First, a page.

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Family Law/Divorce FAQs Archives

Post-Divorce Checklist

Once your divorce is final with the Court, there are several things you should do to wrap up any lose ends. Below is a checklist of some post-divorce issues you may encounter:

Does Moving Out of the Marital Home Mean You Are Abandoning the Home?

In short, the answer to this often answered question is no. When a relationship gets to the point of divorce, there are many reasons one of the parties considers moving out of the marital home. Certainly, if you decide to file for divorce or your spouse files for divorce (and serves you), you have every right to live in the marital home throughout the divorce process (2 month minimum without children and 6 month minimum with children-topic for another blog). However, if the living situation is simply unbearable, you may consider moving out since you're going to be living separately anyway in a matter of months. Of course, if you plan to try and keep the marital home following the divorce, it doesn't make sense for you to move out.

You've decided to file for divorce - now what?

Divorce creates profound stress and emotion, and often precipitates other changes in your life. The outcome of your case can affect you and your family for many years to come. For these reasons, it is essential to find attorneys that adequately represent your interests and make the divorce process as smooth as possible. Unlike other firms that generate frivolous charges, and drag out the court process for their own financial benefit, Serafini, Michalowski, Derkacz & Associates focuses on the most cost-effective approach, so that this difficult time does not cause unnecessary financial stress.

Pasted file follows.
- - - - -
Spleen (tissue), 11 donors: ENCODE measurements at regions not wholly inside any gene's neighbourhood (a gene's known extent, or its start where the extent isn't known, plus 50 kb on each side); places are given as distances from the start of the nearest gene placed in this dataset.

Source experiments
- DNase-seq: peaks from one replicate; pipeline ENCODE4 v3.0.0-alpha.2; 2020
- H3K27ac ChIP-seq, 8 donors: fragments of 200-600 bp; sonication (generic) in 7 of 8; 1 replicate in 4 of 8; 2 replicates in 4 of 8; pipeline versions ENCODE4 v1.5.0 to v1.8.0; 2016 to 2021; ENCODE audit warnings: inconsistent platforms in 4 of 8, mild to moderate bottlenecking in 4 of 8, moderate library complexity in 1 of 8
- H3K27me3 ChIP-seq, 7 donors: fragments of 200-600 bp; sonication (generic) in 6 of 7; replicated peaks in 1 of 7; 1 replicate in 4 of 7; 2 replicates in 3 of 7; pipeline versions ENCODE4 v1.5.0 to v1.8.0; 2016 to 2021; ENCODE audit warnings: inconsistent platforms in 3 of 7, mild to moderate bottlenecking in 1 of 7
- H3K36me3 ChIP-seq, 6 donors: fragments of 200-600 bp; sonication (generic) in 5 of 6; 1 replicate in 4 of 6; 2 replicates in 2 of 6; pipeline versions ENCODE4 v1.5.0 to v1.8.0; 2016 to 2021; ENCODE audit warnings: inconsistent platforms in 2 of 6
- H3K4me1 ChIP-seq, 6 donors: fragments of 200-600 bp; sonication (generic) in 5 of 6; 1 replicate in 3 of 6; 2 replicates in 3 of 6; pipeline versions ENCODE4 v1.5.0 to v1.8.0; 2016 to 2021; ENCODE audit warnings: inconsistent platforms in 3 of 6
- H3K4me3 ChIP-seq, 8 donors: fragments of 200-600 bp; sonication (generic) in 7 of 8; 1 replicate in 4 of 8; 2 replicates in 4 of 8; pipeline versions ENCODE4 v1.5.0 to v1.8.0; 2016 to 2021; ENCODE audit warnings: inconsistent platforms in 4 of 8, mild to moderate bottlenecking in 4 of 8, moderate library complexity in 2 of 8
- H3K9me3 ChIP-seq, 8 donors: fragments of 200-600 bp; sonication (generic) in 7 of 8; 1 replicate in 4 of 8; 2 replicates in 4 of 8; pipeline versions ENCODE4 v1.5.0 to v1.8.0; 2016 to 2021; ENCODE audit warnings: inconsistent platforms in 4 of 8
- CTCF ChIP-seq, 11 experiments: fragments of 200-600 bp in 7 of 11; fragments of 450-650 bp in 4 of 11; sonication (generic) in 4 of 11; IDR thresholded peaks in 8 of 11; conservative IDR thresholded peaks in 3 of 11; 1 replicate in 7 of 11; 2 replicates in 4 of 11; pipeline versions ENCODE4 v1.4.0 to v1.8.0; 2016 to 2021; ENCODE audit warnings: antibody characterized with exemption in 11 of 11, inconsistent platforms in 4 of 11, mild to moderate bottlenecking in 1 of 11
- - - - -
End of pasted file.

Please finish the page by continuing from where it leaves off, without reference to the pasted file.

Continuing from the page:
Annulment versus Divorce

An annulment proceeding is instituted to obtain a ruling that a valid marriage never took place, because of a defect existing when the parties were married. A divorce proceeding is used to terminate a valid marriage, for reasons that occurred after the marriage took place. In Michigan, the statutory grounds for divorce is that there has been a breakdown in the marital relationship, to the extent that the objects of matrimony have been destroyed and there is no reasonable likelihood that the marriage can be preserved. 

What questions to ask during your divorce consultation?

When your relationship has reached the point where divorce is imminent, you may realize that you need a divorce consultation, but may not realize which questions to ask or where to begin. Below is a list of questions that may help you more fully understand the divorce process and what your rights are:

Can you afford the marital home?

When divorcing your spouse, you need to understand the total amount of assets, including real estate, investment accounts, retirement accounts, etc. You also need to understand whether you are likely to receive spousal support. All of these factors will help you determine how your are going to support yourself after all of the assets are divided, and you are living on your own.

What is the difference between a legal separation and a divorce?

A legal separation and a divorce are two distinct court cases and two distinct marital statuses. Legal separation does result in a final division of marital assets but the parties are still married and therefore cannot re-marry. If you have gone through a legal separation, but you later decide you want to divorce, you can petition the court to convert your judgment of separate maintenance to a divorce judgment.

How to prepare for a divorce.

Many people contact our office and ask, "how do I prepare for a divorce?" If you are contemplating filing for divorce, there are a few things you can do to put yourself in the most favorable position.

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